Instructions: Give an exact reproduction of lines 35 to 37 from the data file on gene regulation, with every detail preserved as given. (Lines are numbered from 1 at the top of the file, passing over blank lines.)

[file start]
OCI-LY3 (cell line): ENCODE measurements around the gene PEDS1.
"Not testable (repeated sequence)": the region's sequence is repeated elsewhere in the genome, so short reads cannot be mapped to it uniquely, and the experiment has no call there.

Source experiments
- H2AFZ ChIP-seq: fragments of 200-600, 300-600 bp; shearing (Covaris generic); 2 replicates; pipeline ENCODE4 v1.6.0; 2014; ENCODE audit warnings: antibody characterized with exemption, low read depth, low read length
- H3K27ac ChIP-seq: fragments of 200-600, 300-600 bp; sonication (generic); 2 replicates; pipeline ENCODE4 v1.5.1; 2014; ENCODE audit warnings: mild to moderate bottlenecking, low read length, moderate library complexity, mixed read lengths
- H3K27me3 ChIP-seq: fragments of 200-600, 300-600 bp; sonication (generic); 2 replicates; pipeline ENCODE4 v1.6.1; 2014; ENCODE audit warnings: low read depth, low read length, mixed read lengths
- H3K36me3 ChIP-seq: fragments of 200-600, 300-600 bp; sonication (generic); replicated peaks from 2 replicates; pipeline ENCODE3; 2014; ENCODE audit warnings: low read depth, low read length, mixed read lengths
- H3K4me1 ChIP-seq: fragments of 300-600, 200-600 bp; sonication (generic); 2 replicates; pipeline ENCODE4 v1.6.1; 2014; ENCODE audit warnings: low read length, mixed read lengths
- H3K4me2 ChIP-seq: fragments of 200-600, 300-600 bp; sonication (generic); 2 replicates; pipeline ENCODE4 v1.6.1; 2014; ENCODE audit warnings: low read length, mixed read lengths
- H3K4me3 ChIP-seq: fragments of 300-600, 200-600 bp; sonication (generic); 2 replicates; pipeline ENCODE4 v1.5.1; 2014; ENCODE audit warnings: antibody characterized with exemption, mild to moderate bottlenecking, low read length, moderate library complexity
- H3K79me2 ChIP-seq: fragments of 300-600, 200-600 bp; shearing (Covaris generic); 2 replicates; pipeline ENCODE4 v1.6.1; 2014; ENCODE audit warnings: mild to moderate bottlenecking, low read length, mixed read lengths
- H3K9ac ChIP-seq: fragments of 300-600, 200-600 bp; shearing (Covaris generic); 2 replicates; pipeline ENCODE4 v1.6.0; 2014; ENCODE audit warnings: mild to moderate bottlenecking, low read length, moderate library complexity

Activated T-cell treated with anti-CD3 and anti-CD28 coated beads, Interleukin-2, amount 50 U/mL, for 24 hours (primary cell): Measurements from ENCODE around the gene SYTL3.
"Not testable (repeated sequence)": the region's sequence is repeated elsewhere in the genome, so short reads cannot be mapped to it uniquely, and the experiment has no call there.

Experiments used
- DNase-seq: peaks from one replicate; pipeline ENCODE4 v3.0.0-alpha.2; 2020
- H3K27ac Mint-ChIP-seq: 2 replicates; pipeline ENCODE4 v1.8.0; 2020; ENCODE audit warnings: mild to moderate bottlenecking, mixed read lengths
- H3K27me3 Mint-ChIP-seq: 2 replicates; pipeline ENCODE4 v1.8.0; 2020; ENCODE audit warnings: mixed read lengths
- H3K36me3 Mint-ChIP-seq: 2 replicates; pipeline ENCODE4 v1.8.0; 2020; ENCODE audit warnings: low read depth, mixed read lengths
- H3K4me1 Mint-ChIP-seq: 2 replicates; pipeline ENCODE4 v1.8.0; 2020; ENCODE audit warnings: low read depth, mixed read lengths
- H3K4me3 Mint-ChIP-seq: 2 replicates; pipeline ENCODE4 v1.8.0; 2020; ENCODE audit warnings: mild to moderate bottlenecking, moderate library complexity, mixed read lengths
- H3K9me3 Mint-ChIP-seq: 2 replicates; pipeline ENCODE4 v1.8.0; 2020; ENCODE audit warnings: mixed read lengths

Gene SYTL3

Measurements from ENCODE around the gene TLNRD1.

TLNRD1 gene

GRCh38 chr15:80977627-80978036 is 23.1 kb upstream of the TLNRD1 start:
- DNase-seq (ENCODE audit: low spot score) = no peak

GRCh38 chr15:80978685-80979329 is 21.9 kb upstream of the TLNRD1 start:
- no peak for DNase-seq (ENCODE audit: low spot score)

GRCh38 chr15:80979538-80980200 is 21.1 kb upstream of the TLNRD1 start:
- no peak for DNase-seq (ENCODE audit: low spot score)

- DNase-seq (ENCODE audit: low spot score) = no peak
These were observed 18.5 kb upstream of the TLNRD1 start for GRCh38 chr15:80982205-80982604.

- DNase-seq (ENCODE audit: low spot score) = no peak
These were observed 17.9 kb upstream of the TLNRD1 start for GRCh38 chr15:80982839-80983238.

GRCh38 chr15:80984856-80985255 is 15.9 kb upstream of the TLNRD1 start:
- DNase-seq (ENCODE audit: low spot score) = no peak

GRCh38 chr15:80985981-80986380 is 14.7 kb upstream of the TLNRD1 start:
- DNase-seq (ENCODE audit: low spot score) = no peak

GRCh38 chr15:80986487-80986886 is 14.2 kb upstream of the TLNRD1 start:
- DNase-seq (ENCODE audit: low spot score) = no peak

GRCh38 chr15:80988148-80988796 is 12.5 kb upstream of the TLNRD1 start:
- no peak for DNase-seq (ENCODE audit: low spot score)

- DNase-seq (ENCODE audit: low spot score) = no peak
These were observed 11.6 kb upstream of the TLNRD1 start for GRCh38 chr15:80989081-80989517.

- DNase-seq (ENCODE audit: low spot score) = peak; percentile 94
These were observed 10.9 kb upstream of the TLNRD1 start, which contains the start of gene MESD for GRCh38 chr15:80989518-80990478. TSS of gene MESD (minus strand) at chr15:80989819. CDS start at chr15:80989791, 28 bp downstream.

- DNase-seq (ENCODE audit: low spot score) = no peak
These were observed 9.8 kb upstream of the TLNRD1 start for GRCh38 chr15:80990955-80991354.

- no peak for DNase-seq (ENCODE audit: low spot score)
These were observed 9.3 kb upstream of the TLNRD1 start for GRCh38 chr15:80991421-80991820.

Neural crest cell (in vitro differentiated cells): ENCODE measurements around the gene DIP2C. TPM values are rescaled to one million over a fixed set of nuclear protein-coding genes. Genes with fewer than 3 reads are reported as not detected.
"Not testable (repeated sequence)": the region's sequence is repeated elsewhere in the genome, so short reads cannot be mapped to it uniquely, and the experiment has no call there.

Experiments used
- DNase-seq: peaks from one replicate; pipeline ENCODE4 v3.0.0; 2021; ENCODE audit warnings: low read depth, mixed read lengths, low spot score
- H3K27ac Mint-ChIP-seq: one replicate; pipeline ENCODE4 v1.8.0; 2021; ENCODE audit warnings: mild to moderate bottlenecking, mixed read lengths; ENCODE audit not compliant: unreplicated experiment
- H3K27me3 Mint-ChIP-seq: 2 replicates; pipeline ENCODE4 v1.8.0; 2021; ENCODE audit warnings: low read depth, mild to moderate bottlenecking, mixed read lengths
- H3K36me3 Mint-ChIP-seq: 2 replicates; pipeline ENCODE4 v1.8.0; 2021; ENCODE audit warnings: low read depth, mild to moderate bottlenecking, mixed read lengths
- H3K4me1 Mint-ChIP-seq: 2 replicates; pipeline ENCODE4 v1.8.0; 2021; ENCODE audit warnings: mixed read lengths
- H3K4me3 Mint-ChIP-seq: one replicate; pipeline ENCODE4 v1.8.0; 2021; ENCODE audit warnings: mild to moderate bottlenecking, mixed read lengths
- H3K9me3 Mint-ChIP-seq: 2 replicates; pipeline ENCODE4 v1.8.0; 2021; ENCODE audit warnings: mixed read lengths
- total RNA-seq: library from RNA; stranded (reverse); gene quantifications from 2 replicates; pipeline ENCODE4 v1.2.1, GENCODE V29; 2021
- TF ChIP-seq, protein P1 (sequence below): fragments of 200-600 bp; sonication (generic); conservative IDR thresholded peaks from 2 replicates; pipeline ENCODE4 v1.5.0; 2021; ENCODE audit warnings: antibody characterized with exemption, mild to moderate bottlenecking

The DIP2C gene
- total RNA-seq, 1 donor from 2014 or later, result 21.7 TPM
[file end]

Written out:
These were observed 17.9 kb upstream of the TLNRD1 start for GRCh38 chr15:80982839-80983238.

GRCh38 chr15:80984856-80985255 is 15.9 kb upstream of the TLNRD1 start:
- DNase-seq (ENCODE audit: low spot score) = no peak